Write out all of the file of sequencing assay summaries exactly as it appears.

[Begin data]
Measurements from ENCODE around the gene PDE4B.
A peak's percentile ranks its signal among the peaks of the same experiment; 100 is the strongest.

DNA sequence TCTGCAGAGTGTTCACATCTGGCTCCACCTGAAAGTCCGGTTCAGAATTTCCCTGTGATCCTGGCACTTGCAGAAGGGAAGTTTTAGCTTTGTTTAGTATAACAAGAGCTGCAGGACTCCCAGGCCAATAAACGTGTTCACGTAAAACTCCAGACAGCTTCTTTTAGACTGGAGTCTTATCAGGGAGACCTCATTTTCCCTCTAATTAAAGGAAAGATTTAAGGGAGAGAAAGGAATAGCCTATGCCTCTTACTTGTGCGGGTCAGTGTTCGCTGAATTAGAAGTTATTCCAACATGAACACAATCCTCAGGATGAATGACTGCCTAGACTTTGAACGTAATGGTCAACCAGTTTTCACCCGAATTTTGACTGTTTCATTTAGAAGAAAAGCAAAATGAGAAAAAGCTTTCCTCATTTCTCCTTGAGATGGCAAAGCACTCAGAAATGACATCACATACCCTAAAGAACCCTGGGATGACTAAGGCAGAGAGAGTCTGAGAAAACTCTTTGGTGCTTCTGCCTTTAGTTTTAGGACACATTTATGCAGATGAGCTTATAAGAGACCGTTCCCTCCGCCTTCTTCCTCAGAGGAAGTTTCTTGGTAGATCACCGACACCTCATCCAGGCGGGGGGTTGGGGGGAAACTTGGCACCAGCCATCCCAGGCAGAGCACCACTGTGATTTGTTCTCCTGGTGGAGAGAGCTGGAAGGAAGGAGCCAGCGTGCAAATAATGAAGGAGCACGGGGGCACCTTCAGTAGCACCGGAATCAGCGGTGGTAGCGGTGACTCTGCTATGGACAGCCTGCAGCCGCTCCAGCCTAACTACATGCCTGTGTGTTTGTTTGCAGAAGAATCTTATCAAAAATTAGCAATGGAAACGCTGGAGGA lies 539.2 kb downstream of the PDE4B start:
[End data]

Measurements from ENCODE around the gene PDE4B.
A peak's percentile ranks its signal among the peaks of the same experiment; 100 is the strongest.

DNA sequence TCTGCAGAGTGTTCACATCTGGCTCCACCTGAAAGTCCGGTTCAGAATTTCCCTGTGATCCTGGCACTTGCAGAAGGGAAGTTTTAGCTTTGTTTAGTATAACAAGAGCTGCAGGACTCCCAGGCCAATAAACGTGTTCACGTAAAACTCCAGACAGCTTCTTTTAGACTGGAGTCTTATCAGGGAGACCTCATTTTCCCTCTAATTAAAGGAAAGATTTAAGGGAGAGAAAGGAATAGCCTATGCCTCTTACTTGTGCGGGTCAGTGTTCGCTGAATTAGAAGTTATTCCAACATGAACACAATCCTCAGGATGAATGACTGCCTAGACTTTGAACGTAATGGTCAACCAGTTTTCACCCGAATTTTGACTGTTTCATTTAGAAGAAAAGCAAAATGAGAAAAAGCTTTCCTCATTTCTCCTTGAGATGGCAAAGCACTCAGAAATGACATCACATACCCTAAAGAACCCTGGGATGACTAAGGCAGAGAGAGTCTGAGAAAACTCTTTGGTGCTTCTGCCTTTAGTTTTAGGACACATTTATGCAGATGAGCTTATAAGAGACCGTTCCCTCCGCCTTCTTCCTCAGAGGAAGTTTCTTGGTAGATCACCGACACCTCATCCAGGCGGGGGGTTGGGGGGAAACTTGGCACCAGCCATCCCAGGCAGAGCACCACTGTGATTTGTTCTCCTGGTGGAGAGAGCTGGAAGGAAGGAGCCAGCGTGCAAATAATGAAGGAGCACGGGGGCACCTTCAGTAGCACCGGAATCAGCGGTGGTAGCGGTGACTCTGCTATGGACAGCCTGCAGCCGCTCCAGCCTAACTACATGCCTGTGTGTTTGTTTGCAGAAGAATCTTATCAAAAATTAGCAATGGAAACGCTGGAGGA lies 539.2 kb downstream of the PDE4B start: